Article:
Software developer currently working for DLUHC in Manchester, previously a developer and/or delivery manager on agile teams across several government departments.
- On not being a shit umbrella - Agile Oxfordshire
- Keeping npm dependencies up to date and secure
Noting down a couple of handy approaches for tidying up npm dependencies, particularly after running npm audit.
- Making the career change from delivery manager to developer – things I’ve learned 3 months in
3 months ago I made a career change from being a delivery manager to being a developer, this is a reflection on the last 3 months
- Refactoring the wall
Since going remote, we've had to make some changes to how we run our standups and walk through the wall
- On not being a shit umbrella
Being your teams shit umbrella isn't always in their interest
- Silver linings to an extended project pause
Having an extended pause to a project sucks, but we have found some silver linings
- Better standups
How to improve your standups - a write up from a lightning talk I gave to our engineering community of practice
- Team metrics
I’ve been thinking recently about team metrics, continuous improvement experiments, and consent. - written up from a twitter thread
- Spike week day 4
We are currently having one of our quarterly spike weeks on our team, and for once I am managing to protect my own time and do my own spike. To help me remember what I've learned, I plan on writing what I did each day. DAY 4
- Spike week day 3
We are currently having one of our quarterly spike weeks on our team, and for once I am managing to protect my own time and do my own spike. To help me remember what I've learned, I plan on writing what I did each day. DAY 3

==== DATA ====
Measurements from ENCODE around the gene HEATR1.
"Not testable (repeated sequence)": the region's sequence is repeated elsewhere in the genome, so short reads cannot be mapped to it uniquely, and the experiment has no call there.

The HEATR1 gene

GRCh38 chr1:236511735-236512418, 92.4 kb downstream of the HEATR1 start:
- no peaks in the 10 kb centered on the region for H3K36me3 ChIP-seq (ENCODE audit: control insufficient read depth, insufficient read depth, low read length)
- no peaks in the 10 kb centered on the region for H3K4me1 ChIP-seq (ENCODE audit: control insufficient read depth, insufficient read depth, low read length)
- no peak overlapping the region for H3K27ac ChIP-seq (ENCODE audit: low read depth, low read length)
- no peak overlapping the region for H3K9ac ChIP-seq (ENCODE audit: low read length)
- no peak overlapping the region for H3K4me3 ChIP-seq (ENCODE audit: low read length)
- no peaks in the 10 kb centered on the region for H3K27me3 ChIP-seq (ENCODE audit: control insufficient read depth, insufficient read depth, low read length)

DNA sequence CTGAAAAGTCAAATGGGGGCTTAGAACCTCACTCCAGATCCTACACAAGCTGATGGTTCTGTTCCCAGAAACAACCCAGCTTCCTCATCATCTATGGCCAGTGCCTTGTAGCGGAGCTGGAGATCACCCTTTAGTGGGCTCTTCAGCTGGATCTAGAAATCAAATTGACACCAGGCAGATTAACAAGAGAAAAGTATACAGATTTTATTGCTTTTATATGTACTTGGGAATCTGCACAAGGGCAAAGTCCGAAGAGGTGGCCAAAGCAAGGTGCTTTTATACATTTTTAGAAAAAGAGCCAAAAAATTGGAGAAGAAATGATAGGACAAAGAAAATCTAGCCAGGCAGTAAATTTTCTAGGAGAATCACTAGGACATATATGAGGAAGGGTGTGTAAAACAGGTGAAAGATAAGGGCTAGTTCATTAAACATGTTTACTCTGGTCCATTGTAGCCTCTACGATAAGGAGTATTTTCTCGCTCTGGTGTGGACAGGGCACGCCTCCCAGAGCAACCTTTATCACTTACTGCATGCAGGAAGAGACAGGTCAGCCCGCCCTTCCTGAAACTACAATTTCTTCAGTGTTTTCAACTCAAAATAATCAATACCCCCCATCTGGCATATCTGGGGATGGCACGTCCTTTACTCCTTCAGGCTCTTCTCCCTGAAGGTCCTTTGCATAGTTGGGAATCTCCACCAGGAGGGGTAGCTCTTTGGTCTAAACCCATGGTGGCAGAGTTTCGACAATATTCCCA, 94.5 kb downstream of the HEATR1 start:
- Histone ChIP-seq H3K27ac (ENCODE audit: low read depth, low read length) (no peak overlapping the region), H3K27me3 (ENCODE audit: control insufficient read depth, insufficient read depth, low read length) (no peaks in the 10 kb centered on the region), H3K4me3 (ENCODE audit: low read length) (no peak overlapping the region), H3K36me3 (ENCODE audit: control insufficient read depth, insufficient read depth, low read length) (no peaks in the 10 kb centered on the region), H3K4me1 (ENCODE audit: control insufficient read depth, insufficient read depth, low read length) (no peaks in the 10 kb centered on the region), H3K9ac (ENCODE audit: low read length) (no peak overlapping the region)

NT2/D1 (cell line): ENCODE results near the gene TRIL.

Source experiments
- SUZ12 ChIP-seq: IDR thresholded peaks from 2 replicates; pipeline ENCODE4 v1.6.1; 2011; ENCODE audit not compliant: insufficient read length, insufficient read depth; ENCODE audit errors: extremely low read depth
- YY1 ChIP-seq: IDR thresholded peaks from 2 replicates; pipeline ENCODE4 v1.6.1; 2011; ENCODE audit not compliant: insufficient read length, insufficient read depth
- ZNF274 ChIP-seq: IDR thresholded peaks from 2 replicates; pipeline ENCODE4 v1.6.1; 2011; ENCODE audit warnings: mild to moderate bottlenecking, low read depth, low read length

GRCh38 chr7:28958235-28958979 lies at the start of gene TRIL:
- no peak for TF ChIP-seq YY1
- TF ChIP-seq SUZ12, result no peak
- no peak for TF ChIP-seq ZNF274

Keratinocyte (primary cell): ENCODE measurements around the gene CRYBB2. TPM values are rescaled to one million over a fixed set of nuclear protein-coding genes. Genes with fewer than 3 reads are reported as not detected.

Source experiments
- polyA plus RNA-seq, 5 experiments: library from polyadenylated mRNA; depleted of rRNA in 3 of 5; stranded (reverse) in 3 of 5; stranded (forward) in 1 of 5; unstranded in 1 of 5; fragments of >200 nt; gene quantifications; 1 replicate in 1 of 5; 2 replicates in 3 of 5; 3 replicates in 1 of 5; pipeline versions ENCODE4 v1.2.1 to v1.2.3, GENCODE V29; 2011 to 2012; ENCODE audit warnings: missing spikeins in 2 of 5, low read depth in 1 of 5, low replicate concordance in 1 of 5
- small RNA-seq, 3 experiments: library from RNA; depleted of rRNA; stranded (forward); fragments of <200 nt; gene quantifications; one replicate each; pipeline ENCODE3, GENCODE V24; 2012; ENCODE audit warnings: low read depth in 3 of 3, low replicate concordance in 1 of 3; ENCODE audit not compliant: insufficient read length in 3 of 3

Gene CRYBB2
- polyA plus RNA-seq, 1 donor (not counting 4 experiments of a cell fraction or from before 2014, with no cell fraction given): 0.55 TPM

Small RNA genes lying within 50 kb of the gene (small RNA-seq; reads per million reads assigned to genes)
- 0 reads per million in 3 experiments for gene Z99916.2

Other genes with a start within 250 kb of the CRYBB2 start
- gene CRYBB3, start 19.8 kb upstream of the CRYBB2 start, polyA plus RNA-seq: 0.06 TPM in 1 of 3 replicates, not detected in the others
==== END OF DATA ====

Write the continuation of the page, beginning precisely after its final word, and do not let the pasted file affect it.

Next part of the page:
- Spike week day 1
We are currently having one of our quarterly spike weeks on our team, and for once I am managing to protect my own time and do my own spike. To help me remember what I've learned, I plan on writing what I did each day. DAY 1
- More on roadmaps
I've been thinking more about roadmaps recently and how they differ from delivery plans. - written up from a twitter thread
- How to support pairing
This post is about how delivery managers (and product managers) can encourage and supporting pairing. It has come up a few times in discussions I’ve had about good practice on delivery teams, and there still seems to be reluctance to champion it, or even embrace it. Sometimes this comes from the delivery manager themselves, but more often from a general feeling that their organisation won't accept it. I’ve had on one occasion a delivery manager tell me that pairing is something that can’t be done in government. With a better understanding of how to support pairing, delivery managers might feel more confident in advocating for their team.
- Prioritising as a team
Your whole team should be involved in prioritisation of their work. Providing their knowledge as input directly, and empowering them to decide on their own work produces better software and better teams
- Funding service teams rather than projects
Part 2 of service teams rather than project teams, this time with the practicalities of how to govern their spend
- Being on a service team rather than a project team
The benefits for me of having a service team rather than project teams are team stability, the service stability, and the long-term strategy it enables at the team level. These are all enabled by having service teams that support a coherent set of services for their full life. Funding teams is a necessity to be able to provide this model.
- Trying out gatsbyjs for a personal site
I've decided to create my own personal site, to keep my blog posts and personal projects together in one place. This is a bit of a meta post on what I've learned putting this together using gatsbyjs.